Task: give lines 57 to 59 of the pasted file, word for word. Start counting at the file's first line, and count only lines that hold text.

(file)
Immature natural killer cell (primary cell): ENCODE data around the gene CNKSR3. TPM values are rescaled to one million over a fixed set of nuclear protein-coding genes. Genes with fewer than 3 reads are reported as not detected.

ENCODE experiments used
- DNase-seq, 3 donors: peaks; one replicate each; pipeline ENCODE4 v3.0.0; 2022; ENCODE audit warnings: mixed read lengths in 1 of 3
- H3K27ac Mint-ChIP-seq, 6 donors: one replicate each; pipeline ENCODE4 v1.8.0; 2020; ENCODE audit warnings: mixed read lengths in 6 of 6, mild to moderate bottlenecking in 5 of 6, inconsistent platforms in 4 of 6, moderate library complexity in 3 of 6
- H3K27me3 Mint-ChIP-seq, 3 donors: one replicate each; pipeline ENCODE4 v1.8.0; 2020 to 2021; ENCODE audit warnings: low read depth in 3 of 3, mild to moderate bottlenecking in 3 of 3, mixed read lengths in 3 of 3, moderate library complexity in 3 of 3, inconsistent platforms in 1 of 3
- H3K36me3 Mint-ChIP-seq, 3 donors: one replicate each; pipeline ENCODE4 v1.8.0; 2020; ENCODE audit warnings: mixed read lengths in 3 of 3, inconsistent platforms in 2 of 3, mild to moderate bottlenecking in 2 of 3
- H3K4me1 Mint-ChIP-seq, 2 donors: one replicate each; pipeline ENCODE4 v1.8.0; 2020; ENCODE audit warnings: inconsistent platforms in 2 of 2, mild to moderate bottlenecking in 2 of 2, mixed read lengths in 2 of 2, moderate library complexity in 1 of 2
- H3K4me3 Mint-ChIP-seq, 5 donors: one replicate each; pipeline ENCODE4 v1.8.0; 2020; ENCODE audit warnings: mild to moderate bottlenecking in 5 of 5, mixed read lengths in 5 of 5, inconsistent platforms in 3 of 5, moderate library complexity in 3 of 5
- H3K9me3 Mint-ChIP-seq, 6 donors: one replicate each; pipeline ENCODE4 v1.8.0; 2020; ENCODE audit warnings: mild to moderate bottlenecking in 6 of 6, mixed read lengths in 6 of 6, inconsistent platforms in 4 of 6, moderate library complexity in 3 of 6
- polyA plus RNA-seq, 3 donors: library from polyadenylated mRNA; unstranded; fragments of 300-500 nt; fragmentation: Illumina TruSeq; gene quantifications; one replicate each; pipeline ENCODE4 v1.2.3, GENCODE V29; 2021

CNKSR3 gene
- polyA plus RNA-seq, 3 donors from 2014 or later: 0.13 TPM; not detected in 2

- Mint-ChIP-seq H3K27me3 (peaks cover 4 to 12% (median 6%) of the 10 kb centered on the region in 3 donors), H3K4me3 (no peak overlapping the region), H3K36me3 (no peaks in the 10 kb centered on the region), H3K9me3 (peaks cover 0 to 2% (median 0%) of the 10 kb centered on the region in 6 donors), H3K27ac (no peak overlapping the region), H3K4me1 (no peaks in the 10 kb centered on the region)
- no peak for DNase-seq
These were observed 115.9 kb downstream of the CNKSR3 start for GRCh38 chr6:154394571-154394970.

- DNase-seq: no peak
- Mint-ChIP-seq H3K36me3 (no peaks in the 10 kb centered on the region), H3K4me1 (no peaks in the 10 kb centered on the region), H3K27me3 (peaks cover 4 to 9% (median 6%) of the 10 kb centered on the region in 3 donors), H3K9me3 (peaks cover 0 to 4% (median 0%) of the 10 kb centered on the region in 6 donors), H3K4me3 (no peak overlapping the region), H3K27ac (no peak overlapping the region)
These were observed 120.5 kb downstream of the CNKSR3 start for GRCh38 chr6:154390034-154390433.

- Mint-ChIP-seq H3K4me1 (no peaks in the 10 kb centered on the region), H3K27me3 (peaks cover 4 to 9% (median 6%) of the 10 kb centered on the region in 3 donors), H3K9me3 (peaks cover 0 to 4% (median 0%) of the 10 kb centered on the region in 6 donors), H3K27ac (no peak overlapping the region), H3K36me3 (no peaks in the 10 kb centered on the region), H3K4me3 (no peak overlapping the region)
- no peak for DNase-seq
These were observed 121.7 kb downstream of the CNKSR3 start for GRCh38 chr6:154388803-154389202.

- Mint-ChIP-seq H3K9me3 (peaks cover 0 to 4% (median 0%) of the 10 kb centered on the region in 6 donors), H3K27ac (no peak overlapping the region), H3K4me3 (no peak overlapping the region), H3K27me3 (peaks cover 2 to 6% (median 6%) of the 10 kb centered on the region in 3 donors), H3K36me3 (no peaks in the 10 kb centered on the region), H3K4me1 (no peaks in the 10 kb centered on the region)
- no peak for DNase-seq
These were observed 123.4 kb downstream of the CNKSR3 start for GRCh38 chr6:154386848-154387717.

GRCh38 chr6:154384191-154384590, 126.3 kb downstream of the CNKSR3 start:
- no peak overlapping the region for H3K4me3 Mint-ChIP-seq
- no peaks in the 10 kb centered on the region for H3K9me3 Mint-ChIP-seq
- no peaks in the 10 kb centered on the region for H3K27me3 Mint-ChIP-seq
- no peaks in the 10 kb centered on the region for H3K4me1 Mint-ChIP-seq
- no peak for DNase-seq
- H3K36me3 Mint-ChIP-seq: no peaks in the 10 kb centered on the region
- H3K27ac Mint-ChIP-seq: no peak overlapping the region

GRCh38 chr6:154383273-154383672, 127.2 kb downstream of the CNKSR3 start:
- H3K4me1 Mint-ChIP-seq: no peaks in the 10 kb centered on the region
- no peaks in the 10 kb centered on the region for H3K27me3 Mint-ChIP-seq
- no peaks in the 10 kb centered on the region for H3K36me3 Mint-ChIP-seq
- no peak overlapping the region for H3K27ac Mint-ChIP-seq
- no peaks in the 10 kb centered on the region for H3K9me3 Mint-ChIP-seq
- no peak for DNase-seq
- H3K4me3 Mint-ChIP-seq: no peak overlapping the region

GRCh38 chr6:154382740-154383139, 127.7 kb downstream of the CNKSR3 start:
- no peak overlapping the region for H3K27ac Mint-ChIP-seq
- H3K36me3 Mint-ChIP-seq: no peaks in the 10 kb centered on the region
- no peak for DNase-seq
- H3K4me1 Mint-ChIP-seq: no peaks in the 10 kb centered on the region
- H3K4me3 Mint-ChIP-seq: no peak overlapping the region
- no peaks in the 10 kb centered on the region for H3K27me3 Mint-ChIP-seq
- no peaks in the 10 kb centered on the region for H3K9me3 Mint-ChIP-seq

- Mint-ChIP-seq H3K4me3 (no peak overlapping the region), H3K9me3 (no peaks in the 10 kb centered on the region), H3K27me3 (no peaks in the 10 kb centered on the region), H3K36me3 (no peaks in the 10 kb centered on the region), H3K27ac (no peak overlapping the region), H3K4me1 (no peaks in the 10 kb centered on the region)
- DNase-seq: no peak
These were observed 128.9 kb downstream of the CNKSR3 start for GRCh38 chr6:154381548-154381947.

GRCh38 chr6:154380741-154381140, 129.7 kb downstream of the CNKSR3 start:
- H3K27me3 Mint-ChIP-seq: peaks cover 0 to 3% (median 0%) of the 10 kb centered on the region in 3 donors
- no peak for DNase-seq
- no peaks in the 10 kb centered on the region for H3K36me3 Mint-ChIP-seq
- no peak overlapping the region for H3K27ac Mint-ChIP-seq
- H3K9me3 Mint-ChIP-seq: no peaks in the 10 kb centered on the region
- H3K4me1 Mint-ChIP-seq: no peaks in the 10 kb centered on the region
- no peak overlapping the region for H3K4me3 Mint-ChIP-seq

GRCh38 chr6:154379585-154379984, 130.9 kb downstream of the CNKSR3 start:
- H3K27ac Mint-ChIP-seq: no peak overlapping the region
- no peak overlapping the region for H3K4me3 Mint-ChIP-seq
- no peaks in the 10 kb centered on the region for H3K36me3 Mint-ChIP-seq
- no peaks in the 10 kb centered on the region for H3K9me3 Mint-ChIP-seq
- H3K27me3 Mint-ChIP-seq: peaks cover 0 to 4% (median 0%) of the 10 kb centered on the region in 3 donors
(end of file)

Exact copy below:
- H3K9me3 Mint-ChIP-seq: no peaks in the 10 kb centered on the region
- H3K4me1 Mint-ChIP-seq: no peaks in the 10 kb centered on the region
- no peak overlapping the region for H3K4me3 Mint-ChIP-seq